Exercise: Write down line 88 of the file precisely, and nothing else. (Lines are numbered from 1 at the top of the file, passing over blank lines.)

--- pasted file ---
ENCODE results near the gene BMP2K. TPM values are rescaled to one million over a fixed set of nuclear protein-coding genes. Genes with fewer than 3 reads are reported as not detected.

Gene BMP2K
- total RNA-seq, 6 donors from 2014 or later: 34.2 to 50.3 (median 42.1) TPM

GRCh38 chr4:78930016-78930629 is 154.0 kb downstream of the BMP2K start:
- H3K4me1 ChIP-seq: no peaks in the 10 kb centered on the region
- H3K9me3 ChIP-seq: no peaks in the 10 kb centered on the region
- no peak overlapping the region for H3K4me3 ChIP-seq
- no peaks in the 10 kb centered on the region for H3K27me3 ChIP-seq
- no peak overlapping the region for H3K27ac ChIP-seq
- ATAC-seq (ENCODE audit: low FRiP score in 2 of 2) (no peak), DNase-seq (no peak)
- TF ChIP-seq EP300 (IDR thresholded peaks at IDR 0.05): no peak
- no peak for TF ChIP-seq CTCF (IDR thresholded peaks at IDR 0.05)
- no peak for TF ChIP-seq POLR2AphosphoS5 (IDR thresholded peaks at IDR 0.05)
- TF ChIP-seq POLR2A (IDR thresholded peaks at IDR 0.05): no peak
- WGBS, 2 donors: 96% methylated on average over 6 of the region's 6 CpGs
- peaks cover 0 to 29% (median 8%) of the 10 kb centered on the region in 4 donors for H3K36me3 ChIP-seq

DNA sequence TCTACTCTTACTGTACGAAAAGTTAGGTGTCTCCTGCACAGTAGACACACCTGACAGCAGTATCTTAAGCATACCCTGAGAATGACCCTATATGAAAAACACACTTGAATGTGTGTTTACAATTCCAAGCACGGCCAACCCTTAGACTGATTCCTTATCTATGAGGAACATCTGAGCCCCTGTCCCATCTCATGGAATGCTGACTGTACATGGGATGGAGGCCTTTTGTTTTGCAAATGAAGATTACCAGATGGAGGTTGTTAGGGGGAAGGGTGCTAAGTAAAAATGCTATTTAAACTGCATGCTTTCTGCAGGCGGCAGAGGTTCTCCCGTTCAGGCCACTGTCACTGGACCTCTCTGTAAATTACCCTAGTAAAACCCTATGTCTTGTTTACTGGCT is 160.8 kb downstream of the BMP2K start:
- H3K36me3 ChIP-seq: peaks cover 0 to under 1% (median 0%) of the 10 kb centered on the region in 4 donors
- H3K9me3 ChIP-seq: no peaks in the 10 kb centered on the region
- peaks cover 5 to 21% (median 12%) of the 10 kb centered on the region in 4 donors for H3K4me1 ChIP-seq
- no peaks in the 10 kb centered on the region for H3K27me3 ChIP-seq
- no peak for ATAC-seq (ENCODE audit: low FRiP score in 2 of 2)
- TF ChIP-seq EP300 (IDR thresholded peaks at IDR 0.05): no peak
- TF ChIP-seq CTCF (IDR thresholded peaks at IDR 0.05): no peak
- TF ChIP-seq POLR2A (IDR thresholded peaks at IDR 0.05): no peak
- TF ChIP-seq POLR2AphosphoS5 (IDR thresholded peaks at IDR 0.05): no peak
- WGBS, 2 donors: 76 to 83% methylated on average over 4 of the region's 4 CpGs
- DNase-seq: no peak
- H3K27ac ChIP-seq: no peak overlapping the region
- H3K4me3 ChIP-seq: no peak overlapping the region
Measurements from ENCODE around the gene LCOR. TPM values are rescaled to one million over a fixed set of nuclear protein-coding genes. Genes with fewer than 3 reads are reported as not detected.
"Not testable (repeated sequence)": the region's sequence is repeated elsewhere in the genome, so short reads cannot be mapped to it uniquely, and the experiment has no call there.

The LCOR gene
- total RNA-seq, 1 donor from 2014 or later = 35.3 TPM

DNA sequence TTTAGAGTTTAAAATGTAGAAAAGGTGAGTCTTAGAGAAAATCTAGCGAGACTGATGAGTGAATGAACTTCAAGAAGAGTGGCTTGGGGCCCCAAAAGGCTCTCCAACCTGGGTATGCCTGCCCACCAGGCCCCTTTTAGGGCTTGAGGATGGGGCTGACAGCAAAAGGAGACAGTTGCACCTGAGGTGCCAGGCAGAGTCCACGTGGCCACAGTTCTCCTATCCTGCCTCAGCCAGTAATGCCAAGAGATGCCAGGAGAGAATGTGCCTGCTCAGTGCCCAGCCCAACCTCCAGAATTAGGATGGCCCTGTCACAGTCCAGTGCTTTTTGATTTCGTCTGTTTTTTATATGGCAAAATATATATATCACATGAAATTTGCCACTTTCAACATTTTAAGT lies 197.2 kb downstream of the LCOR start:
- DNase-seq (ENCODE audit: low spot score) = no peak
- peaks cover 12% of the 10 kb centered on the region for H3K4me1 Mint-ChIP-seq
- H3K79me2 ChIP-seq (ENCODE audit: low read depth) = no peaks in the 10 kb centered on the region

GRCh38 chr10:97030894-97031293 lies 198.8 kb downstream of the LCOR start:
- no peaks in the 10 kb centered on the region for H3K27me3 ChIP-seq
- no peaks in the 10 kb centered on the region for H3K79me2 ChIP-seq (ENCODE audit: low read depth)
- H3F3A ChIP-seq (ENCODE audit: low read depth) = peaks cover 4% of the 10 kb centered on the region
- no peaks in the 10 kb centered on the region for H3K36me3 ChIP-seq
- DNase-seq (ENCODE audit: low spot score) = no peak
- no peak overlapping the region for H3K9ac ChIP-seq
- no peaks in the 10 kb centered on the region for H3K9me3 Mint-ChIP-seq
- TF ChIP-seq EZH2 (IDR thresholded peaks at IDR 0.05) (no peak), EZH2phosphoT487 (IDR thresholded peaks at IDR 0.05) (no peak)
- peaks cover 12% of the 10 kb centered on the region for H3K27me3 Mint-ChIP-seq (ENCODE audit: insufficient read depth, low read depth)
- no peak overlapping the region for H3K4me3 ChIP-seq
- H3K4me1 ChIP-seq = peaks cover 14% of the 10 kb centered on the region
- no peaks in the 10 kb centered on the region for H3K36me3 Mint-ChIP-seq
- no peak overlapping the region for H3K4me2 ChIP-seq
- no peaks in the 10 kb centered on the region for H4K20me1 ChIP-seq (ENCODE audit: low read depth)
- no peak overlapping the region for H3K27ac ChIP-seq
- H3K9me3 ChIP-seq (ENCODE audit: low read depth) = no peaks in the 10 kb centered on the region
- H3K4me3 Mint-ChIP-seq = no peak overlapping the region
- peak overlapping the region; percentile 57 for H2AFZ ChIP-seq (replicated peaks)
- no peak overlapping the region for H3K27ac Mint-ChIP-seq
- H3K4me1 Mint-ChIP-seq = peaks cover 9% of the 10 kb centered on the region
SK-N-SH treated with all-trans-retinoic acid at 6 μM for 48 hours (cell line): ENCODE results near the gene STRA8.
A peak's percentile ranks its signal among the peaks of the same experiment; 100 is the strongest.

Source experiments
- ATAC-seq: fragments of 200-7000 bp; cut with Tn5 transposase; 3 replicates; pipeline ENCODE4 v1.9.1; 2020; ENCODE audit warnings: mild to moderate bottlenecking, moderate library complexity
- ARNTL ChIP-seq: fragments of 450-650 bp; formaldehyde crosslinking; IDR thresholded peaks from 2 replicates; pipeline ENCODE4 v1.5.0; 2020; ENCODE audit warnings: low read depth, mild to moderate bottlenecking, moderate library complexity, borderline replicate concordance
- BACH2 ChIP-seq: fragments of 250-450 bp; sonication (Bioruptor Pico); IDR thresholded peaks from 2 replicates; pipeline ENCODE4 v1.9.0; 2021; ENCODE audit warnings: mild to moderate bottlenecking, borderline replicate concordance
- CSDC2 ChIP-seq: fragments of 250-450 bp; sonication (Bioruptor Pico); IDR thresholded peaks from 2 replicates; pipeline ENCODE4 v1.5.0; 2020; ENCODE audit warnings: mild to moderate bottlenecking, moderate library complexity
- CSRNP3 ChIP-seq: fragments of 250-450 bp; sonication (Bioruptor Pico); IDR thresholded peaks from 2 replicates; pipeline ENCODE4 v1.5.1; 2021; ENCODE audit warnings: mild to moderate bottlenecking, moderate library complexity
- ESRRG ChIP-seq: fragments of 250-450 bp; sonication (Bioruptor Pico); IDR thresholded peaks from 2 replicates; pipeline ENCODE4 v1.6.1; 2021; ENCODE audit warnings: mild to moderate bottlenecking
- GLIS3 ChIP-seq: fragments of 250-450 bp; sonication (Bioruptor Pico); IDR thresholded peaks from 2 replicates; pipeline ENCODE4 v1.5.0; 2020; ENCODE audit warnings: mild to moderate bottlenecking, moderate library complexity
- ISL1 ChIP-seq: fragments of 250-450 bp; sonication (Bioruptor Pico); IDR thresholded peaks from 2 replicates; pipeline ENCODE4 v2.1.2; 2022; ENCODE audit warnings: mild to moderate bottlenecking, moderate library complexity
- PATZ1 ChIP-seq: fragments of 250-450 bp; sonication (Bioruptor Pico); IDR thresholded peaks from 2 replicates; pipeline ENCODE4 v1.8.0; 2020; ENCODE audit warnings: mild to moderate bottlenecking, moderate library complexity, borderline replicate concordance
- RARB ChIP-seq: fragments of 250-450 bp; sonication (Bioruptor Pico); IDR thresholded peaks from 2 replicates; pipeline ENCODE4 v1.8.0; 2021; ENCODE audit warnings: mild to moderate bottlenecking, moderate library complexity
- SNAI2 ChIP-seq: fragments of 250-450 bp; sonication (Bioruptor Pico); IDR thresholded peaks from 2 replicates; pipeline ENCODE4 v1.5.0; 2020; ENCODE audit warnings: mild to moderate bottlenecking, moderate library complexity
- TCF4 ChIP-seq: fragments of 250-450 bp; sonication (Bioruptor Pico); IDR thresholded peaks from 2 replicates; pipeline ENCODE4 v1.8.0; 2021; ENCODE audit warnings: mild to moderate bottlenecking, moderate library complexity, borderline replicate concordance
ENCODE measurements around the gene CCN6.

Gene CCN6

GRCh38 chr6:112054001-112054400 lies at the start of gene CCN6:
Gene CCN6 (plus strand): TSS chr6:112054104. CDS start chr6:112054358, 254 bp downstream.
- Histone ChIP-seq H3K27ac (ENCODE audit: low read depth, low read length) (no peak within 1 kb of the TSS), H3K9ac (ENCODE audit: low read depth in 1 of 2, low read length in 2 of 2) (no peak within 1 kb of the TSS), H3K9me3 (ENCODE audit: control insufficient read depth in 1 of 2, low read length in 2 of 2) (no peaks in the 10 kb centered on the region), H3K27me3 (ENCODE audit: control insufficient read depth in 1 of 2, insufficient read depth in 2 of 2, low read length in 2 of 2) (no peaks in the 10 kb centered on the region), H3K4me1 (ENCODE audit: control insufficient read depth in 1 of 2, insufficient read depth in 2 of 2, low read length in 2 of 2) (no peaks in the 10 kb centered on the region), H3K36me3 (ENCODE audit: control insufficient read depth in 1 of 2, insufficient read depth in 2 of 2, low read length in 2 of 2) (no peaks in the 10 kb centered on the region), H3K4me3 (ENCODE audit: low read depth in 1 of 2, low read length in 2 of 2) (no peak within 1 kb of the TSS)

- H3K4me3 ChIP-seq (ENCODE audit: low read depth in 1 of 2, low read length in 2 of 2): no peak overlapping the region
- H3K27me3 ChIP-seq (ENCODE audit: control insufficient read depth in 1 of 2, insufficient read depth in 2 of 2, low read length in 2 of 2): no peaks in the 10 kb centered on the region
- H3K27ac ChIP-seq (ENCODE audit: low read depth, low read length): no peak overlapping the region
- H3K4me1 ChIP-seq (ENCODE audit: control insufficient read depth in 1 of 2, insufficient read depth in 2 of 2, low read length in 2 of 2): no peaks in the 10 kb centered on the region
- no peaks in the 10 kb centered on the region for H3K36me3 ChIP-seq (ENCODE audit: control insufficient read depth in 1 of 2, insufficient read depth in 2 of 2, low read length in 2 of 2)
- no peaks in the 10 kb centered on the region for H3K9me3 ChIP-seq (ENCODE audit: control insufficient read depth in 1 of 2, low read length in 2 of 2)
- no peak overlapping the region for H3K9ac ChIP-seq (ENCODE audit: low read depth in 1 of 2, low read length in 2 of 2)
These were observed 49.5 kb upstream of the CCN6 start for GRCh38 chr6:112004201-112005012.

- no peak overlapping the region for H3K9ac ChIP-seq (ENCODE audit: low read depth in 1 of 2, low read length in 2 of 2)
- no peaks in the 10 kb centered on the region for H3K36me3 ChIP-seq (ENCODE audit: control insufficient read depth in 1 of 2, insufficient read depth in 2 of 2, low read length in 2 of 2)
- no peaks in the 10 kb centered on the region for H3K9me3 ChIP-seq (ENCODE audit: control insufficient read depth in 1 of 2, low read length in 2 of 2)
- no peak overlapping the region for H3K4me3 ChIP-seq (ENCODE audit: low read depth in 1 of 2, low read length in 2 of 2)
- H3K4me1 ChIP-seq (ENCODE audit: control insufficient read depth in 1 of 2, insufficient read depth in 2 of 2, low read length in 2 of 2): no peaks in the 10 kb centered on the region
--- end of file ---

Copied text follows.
- no peak overlapping the region for H3K9ac ChIP-seq (ENCODE audit: low read depth in 1 of 2, low read length in 2 of 2)